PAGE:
Denotation vs. Connotation


[wawr-bler] /ˈwɔr blər/
any of several small, chiefly Old World songbirds of the subfamily Sylviidae.
Compare blackcap (def 1), reed warbler.
Also called wood warbler. any of numerous small New World songbirds of the family Parulidae, many species of which are brightly colored.
Compare yellow warbler.
a person or thing that warbles.
Origin of warbler
1605-15; warble1 + -er1 Unabridged
Based on the Random House Dictionary, © Random House, Inc. 2015.
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Examples from the Web for warbler
Contemporary Examples
  • She must have told her that dozens of species of warbler—all little and bright, with voices like flutes—came north every spring.

Historical Examples
British Dictionary definitions for warbler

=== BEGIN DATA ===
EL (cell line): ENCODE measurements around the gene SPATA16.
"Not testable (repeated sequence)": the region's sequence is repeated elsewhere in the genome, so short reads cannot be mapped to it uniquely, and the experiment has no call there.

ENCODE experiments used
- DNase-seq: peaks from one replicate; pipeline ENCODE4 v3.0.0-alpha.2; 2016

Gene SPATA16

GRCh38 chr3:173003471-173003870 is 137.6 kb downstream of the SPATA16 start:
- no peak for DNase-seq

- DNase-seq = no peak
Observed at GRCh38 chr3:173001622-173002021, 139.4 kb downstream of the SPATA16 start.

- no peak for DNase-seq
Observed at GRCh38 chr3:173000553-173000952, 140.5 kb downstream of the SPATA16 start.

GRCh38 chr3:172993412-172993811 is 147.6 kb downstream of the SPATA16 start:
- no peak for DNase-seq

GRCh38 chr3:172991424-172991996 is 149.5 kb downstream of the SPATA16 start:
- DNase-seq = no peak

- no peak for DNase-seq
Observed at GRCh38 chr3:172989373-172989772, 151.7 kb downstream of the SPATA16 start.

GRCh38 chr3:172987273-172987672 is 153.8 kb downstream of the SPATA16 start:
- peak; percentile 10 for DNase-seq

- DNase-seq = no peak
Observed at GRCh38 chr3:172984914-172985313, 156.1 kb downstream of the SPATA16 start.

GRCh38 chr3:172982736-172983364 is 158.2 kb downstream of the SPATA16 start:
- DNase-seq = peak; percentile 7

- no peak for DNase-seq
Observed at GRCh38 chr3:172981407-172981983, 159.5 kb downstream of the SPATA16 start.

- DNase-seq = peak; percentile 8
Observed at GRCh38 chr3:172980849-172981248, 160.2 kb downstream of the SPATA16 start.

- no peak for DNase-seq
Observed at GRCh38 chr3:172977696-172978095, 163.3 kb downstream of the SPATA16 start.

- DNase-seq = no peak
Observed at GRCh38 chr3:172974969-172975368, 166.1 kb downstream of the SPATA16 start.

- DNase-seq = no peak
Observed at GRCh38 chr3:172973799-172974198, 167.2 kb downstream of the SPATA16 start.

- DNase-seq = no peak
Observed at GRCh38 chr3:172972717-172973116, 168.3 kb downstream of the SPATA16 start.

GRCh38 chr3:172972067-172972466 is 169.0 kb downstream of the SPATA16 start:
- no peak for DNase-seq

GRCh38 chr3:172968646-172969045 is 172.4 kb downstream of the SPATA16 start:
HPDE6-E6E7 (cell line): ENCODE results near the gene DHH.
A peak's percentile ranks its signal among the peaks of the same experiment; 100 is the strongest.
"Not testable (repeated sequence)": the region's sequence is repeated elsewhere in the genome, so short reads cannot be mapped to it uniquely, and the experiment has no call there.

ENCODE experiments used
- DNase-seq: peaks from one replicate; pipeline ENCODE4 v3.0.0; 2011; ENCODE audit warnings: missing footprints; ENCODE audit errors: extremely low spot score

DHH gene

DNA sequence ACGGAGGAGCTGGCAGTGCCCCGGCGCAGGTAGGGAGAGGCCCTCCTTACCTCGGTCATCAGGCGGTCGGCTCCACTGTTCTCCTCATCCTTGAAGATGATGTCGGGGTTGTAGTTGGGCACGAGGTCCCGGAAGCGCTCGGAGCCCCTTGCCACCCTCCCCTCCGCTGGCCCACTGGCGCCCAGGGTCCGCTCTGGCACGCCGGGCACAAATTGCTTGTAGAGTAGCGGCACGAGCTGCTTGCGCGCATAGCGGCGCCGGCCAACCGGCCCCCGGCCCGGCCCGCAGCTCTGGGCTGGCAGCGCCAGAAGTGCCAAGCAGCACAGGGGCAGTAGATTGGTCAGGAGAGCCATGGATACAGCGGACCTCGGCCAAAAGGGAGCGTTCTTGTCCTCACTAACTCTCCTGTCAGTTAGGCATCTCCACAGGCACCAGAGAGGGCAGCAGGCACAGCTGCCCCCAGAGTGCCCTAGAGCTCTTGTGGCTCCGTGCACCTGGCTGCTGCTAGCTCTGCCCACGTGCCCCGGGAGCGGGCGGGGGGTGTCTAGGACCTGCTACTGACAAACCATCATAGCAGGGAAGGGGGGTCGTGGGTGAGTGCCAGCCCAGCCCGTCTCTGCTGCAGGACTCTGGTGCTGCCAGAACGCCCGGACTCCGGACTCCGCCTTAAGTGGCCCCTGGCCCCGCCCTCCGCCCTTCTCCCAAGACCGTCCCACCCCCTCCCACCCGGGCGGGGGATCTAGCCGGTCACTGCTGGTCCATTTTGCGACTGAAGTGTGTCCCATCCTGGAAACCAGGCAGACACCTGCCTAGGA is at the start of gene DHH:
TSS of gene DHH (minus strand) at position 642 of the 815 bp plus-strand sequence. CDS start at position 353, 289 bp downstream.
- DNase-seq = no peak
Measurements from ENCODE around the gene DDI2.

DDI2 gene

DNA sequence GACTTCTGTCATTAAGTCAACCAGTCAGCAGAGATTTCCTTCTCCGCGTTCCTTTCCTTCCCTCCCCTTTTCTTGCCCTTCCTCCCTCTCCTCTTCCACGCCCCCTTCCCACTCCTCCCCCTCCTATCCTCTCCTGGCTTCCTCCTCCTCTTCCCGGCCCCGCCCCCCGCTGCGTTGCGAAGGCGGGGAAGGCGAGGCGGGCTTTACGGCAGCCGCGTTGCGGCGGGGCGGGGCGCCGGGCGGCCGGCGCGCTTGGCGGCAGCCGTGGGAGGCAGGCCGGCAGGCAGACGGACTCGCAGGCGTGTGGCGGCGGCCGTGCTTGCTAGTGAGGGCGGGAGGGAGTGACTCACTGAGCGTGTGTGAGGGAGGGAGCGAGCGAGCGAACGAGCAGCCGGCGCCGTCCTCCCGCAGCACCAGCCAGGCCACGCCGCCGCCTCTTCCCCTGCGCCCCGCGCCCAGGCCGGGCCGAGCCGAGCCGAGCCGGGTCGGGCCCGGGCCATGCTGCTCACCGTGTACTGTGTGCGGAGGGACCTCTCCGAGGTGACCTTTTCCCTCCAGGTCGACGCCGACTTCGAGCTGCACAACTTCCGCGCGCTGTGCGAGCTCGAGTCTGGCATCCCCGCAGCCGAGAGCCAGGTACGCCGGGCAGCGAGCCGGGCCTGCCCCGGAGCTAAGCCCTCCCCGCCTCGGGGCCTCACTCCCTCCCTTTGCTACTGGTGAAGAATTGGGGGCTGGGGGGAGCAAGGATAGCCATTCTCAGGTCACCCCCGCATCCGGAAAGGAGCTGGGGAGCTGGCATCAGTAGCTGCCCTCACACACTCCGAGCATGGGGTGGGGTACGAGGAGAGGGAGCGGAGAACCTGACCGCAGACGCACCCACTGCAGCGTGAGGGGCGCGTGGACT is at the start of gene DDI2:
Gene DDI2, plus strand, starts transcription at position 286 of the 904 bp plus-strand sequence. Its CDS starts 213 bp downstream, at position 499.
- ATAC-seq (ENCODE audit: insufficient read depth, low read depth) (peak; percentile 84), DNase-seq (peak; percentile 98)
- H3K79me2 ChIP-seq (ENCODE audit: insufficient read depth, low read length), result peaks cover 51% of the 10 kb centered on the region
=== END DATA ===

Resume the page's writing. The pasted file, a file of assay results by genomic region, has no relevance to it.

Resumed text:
a person or thing that warbles
any small active passerine songbird of the Old World subfamily Sylviinae: family Muscicapidae. They have a cryptic plumage and slender bill and are arboreal insectivores
Also called wood warbler. any small bird of the American family Parulidae, similar to the Old World forms but often brightly coloured
Collins English Dictionary - Complete & Unabridged 2012 Digital Edition
© William Collins Sons & Co. Ltd. 1979, 1986 © HarperCollins
Publishers 1998, 2000, 2003, 2005, 2006, 2007, 2009, 2012
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Word Origin and History for warbler

agent noun from warble (v.). Applied to Old World songbirds by 1773 and to North American birds that look like them but sing little by 1783.

Online Etymology Dictionary, © 2010 Douglas Harper
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Slang definitions & phrases for warbler

want out

verb phrase

To want no association or involvement with: want out of this stupid town

The Dictionary of American Slang, Fourth Edition by Barbara Ann Kipfer, PhD. and Robert L. Chapman, Ph.D.
Copyright (C) 2007 by HarperCollins Publishers.
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